Starting with version 2009 of AutoCAD® Electrical you can assign an item number to parts listed in the Multiple Catalog list for a component symbol. Take for example a 1794-TB3 terminal board for A-B Flex I/O modules. This part may appear as a multiple catalog item under several "master parts", such as 1794-IB16, 1794-IR8, etc. AutoCAD® Electrical 2009 normally displays all Multiple Catalog items beneath each master part they are associated with. This is because AutoCAD® Electrical is reasoning that you want to see all components associated with each unique component Tag. But with a Tallied Purchase List Format you prefer a simple sum total tally of all parts, according to item number. You would not want to see 1794-TB3 listed in the BOM more than once, under each Flex I/O module. In fact you only want to see each Item number listed once on the BOM. AutoCAD® Electrical 2009 and 2010 will list each subassembly part beneath its master, even if you select a Tallied Purchase List Format. For example if the 1794-IB16 is item number 76 and the 1794-TB3 is item number 77, entered into the Multiple Catalog list for the 1794-IB16, you would see them listed together, and that would seem right. But then your 1794-IR8 might be item number 78 and in its Multiple Catalog list would be item number 77 again, because the 1794-TB3 is listed as a Multiple Catalog part under the 1794-IR8 as well as under the 1794-IB16.
I will share with you how I have gotten around this issue during the years that I have been using AutoCAD® Electrical. I have had this scenario with fuses and fuse holders, control relays and their bases and clips, and with such parts as the 1794-TB3 Flex I/O terminal board.
Forget using Assembly Codes or Multiple Catalog. These will not provide the report format you seek. There are two alternative approaches:
1. Insert a Generic Marker from the Panel Layout>Insert Footprint>Manual menu.
A Generic Marker is basically a footprint with attributes, but no geometry. You will see the MFG and CAT attributes that you assign, but no geometry. Hint: You can manually type in the tag of the master part this item goes with if you want it to be a "surf-able" entity associated with the master part. I place the Generic Marker above or below by Flex I/O footprint. The footprint looks like a Flex I/O module plugged into a 1794-TB3 terminal board. So the master part number is assigned to the footprint. I then insert a Generic Marker above or below the Flex I/O footprint and assign MFG as AB and CAT as 1794-TB3. I manually type in the Tag assignment of the master that this 1794-TB3 is associated with. The quantity should be 1. Be sure to assign an Item Number. I will insert a Generic Marker next to each of the Flex I/O footprints. Each will have a different Tag assignment but will carry the same MFG, CAT, and ITEM assignment. This will result in one sum total listing for all 1794-TB3 boards, regardless of the master part they are associated to. In the image below you see a Generic Marker located directly above the Flex I/O module. What appears to be simple text is a fully functional, non-graphic, footprint which captures the MFG and CAT to order the 1794-TB3 terminal board for the Flex I/O module directly beneath it.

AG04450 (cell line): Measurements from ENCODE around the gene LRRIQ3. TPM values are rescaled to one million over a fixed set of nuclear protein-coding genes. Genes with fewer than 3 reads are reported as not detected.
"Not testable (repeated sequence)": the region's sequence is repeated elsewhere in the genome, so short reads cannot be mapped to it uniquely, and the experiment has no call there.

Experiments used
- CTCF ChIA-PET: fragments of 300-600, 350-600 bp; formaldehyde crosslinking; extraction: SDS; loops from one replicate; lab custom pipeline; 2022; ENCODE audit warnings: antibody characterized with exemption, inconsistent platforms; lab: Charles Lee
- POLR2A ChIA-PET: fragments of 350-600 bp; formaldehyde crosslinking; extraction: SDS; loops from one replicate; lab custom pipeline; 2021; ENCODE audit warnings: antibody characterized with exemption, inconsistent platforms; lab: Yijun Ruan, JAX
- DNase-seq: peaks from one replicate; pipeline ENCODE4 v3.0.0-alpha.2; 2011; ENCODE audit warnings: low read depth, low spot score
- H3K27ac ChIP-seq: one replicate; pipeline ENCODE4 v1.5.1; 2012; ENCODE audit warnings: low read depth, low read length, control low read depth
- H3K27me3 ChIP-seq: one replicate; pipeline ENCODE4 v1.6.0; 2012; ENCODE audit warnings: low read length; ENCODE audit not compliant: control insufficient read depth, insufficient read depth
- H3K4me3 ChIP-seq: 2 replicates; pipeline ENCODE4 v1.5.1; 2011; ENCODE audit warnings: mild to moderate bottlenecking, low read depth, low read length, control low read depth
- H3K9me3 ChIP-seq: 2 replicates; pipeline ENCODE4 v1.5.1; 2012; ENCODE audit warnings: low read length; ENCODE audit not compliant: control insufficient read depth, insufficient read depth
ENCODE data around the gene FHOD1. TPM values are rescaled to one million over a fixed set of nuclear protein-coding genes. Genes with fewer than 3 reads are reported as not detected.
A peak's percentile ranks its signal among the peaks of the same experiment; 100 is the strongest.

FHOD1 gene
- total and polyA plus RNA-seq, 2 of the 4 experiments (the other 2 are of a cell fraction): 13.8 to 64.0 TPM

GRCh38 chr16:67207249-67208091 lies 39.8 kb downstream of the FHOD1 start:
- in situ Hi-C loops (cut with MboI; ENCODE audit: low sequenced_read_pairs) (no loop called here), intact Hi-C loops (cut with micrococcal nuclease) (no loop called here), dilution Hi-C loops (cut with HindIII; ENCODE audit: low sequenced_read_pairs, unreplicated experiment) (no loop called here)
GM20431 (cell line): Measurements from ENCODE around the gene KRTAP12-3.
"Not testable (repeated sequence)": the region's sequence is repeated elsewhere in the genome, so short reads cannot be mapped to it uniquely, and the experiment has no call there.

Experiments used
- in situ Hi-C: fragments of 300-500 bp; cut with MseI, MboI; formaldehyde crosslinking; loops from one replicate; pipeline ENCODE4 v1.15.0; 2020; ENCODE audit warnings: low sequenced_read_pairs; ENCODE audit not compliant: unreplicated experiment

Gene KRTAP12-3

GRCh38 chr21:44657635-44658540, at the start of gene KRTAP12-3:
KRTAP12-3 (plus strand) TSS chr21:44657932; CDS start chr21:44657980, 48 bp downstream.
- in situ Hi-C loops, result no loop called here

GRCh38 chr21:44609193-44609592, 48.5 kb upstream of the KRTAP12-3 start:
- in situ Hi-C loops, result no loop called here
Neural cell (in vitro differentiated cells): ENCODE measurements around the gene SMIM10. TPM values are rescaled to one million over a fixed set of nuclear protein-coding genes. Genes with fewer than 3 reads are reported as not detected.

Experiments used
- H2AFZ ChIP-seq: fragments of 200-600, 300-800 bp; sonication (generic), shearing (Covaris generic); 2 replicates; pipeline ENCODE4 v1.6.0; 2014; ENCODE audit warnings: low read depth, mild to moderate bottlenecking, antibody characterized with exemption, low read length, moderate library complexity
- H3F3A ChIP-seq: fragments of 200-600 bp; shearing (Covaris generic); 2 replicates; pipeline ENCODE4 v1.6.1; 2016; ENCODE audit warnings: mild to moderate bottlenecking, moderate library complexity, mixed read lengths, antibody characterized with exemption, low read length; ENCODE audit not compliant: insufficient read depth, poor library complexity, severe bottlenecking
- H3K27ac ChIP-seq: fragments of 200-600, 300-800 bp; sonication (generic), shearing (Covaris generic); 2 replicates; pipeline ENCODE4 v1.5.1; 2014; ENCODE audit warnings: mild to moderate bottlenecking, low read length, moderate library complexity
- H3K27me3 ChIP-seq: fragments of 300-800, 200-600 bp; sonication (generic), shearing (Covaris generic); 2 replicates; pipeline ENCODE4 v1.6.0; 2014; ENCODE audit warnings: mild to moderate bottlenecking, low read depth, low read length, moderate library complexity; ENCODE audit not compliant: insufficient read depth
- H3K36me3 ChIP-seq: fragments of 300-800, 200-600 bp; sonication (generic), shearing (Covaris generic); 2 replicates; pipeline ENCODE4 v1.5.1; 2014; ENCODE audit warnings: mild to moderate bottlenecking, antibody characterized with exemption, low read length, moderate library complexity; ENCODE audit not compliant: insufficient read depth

How to use Footprints created with plain "vanilla" AutoCAD®
You can use existing "dumb" footprint blocks "as-is" if you wish. AutoCAD® Electrical has a group of blocks at the root level of the Panel folder that contain various types of attributes, according to the type of component the footprint represents. Use the Footprint Database File Editor to associate your footprint with the MFG, CAT, and optional ASSYCODE combination that should trigger insertion of this footprint. When you choose this component using the Insert Footprint from Schematic List method AutoCAD® Electrical will merge the appropriate block from the Panel folder into the footprint on insert, so the attribute data from the schematic symbol will have a bucket to be dumped into. When AutoCAD® Electrical resorts to this "merge-in" method the attributes are inserted at the base point of the footprint. You can use the Move/Show Attribute command to reposition the attribute(s). Below is an example of a contactor footprint block that has no attributes. During the Insert Footprint from Schematic List process AutoCAD® Electrical added the needed attributes using the "merge-in" blocks from the Panel folder.